Pathribal denotes one of the saddest chapters in the history of Kashmir turmoil besotted with political quagmires. On March 25, 2000 seven young men were gunned down by the army personnel and labeled as dreaded foreign terrorists responsible for killings of 36 Sikhs during the same year at Chittisingpura. However, on investigations and exhumation of graves it was found that all those killed were innocent local civilians and they had been the victims of a ‘fake’ encounter. These young men were simply at the wrong place at a wrong time which snapped the life out of them for rewards and awards. Their families were left in lurch with the pain of facing the dreaded and painful question as to “Why them?”
Their only way to redeem the pain to some extent was getting the guilty to pay for the misery unleashed by them. The case was handled by the CBI which filed its charge sheet in 2007 against 5 army men including the then brigadier who ironically rose onto become the Major General.
However, army is defiant against prosecution claiming their immunity under the Armed Forces Special Powers Act (AFSPA) which gives them a legal cover. They claim that they can’t be put under the legal scanner without the prior permission from the centre as they were operating in abnormal and peculiar environment. On being asked by the court whether they were at least willing to initiate court martial against the accused the party again sought time and asked for the permission from the due quarters. The court rapped them for this stance and also asked them to produce one case where they had sought the permission from the central government for the court-martial proceedings. The bench also took them to task for taking the court for a ride. Meanwhile, the court also sought responses from the Home and Defence ministries for the same. The court also regretted the time lapse of almost a decade in just bringing the accused to a trial.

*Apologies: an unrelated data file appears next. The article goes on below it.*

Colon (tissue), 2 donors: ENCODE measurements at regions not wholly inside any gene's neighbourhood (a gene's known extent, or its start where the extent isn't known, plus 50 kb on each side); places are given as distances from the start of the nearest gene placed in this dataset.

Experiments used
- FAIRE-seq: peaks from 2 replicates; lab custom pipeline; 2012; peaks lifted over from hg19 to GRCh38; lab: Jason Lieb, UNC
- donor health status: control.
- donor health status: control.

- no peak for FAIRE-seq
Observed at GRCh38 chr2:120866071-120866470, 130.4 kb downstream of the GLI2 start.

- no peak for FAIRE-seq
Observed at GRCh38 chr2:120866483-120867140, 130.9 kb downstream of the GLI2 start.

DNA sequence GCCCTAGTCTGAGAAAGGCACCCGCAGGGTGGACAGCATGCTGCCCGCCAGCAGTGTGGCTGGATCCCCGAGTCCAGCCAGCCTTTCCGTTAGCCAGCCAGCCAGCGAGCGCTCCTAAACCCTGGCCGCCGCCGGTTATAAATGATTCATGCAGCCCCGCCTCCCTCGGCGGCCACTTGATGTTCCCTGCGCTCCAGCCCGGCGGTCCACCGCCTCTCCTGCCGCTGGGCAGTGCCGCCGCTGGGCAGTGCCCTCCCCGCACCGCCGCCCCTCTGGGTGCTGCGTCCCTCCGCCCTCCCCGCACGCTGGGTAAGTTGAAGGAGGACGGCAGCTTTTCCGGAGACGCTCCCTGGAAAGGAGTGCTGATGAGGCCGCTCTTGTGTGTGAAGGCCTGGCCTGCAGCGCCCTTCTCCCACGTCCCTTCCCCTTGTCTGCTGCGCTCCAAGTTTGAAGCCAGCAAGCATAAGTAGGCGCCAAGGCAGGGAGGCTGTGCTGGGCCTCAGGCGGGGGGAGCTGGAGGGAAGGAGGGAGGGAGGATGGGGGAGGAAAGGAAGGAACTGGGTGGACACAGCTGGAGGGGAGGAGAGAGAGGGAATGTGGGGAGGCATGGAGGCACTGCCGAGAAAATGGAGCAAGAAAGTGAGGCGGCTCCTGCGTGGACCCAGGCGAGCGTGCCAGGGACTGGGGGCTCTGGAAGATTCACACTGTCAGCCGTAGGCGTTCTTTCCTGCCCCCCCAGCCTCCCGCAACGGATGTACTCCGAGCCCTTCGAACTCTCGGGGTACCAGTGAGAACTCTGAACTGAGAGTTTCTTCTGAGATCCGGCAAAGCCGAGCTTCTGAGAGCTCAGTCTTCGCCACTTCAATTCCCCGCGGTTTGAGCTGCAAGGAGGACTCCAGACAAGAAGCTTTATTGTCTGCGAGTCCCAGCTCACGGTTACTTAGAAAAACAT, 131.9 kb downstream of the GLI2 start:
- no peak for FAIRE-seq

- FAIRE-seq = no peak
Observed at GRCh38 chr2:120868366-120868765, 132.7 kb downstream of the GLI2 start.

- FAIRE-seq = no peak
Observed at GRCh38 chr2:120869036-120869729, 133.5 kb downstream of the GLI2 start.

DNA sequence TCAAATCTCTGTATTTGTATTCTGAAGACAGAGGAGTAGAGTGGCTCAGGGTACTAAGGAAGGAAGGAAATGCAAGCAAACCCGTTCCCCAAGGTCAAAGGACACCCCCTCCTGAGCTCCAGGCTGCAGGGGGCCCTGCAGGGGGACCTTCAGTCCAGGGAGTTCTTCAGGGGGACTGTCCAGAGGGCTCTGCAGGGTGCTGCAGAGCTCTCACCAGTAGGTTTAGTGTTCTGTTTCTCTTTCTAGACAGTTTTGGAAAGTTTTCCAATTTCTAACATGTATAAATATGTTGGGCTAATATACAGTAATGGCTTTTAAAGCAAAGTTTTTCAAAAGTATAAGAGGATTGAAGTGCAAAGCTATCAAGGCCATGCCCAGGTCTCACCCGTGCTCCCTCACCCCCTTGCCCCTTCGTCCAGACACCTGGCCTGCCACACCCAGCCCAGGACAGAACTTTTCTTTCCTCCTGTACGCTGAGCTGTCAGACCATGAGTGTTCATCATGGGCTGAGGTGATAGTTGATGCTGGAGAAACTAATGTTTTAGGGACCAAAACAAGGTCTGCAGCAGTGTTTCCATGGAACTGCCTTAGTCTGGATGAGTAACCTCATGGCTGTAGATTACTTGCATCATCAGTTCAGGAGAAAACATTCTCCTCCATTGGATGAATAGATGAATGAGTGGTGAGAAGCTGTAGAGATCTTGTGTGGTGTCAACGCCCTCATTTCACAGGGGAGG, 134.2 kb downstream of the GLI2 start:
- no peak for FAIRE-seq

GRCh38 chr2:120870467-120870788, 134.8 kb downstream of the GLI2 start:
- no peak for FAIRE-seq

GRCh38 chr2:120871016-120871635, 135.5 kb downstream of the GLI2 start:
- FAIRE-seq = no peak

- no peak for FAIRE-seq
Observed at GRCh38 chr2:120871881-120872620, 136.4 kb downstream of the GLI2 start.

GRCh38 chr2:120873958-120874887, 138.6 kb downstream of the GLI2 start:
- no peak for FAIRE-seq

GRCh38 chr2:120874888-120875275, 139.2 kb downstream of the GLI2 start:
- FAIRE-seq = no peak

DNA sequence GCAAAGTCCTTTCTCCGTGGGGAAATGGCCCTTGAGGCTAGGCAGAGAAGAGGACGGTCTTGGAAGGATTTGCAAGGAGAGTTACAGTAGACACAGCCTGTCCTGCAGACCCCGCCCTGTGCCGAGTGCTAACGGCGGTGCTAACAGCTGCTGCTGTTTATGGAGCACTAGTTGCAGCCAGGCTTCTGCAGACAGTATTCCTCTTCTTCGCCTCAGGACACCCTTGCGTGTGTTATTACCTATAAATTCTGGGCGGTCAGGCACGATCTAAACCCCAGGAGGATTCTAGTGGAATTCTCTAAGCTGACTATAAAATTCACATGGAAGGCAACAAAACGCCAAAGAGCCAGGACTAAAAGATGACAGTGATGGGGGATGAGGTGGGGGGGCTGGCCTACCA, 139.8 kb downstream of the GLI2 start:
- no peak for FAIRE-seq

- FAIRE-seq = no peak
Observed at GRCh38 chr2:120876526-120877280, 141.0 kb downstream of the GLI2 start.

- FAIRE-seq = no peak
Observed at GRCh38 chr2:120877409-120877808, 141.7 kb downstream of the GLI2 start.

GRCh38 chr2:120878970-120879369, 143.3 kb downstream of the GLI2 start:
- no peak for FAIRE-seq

This misnomer of “We can’t be prosecuted at all even if it is a case of cold-blooded murders for we are operating in an abnormal circumstance” can’t be given precedence in a nation which resides in a paradigm of hope and hope. The stance taken by the bench speaks of a nation which has its date with the justice firmly in place. This allows the civilians to allow the hope to prosper and grow-a hope that justice has a chance. Though it cannot undo the misdeed at least it can stem the free-flow of such misdeeds from happening again!